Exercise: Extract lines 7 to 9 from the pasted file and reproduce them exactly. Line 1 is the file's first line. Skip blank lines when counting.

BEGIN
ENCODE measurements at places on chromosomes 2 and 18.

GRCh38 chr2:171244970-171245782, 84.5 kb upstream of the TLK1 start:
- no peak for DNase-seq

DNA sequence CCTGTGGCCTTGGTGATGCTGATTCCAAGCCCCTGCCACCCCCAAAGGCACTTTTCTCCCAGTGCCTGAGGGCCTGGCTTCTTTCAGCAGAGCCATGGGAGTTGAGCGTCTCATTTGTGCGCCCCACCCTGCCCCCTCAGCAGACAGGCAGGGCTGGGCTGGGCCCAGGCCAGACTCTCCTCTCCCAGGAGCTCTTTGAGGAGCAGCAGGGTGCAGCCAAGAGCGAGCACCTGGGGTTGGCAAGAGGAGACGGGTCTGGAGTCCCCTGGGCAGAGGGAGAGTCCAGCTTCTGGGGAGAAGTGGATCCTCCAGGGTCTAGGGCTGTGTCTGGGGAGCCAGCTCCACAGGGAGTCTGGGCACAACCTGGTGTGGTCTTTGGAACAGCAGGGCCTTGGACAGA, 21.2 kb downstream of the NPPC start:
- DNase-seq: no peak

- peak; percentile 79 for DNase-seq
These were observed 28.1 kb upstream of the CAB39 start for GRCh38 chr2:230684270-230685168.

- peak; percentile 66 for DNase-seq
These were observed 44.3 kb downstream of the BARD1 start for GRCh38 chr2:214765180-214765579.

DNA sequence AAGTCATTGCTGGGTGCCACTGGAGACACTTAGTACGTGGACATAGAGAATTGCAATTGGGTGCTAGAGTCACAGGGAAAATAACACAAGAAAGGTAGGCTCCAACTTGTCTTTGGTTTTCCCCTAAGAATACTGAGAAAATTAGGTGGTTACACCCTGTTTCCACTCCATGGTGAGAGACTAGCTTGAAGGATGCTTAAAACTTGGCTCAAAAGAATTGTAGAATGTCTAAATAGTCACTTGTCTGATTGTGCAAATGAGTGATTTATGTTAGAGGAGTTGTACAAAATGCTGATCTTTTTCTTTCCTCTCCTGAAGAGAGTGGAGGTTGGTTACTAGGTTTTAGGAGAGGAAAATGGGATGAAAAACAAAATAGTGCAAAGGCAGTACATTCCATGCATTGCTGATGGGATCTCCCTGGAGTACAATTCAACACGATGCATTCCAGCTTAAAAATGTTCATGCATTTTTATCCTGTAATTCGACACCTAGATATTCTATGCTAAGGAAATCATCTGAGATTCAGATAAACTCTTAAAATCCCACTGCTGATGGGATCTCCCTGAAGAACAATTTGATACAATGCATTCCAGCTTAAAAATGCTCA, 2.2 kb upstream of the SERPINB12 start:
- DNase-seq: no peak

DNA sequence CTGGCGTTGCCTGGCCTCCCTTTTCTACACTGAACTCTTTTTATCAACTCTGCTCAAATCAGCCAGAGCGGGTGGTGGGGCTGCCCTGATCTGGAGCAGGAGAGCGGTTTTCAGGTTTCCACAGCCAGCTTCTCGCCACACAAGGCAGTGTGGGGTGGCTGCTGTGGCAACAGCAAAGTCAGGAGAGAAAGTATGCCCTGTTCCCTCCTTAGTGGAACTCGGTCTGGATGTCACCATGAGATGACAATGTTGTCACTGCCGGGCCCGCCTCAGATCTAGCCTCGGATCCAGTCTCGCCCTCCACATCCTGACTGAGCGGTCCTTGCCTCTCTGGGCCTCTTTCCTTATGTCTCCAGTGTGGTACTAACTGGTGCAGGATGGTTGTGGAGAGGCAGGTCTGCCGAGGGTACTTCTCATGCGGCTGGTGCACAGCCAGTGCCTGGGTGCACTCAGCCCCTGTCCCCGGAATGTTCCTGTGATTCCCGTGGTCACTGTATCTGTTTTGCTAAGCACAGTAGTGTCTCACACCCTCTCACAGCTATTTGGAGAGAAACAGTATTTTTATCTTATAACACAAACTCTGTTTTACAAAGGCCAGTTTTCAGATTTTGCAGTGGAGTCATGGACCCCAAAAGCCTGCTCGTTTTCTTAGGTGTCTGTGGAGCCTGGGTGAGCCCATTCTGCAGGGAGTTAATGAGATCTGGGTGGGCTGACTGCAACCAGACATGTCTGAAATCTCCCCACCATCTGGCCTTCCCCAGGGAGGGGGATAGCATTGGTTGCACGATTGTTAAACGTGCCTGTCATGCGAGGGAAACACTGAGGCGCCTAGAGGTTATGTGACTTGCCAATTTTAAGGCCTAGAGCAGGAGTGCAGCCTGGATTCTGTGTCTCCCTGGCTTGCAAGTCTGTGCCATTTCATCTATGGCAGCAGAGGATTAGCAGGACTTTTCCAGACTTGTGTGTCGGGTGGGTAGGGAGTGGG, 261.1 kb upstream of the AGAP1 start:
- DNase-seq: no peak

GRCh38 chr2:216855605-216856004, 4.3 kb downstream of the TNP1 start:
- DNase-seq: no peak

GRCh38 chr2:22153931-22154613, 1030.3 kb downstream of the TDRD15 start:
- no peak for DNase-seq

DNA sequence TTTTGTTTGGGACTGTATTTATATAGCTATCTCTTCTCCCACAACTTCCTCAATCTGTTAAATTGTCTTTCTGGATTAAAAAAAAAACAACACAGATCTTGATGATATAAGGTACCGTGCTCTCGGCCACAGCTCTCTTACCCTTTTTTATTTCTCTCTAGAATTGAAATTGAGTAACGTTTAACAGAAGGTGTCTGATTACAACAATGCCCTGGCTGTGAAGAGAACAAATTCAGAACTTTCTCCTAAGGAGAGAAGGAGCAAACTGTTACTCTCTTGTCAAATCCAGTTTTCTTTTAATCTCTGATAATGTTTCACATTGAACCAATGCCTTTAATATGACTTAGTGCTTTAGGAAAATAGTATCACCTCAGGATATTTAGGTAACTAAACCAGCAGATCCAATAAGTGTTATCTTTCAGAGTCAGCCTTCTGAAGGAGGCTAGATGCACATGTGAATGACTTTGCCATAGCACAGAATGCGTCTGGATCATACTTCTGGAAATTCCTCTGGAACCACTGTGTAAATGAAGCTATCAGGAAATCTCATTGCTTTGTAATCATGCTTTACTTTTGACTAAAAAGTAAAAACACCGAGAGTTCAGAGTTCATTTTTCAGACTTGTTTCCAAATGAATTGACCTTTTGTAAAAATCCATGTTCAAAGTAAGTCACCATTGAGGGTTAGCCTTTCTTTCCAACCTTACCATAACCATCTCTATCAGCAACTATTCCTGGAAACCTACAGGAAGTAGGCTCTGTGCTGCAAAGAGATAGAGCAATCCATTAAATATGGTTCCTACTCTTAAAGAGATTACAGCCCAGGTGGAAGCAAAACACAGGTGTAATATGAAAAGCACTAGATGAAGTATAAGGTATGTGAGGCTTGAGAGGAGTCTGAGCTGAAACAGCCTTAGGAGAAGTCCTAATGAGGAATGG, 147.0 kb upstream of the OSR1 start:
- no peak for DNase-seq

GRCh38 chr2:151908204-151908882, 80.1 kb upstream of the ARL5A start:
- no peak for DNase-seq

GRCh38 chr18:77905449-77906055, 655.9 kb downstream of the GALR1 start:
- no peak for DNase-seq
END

These were observed 28.1 kb upstream of the CAB39 start for GRCh38 chr2:230684270-230685168.

- peak; percentile 66 for DNase-seq
These were observed 44.3 kb downstream of the BARD1 start for GRCh38 chr2:214765180-214765579.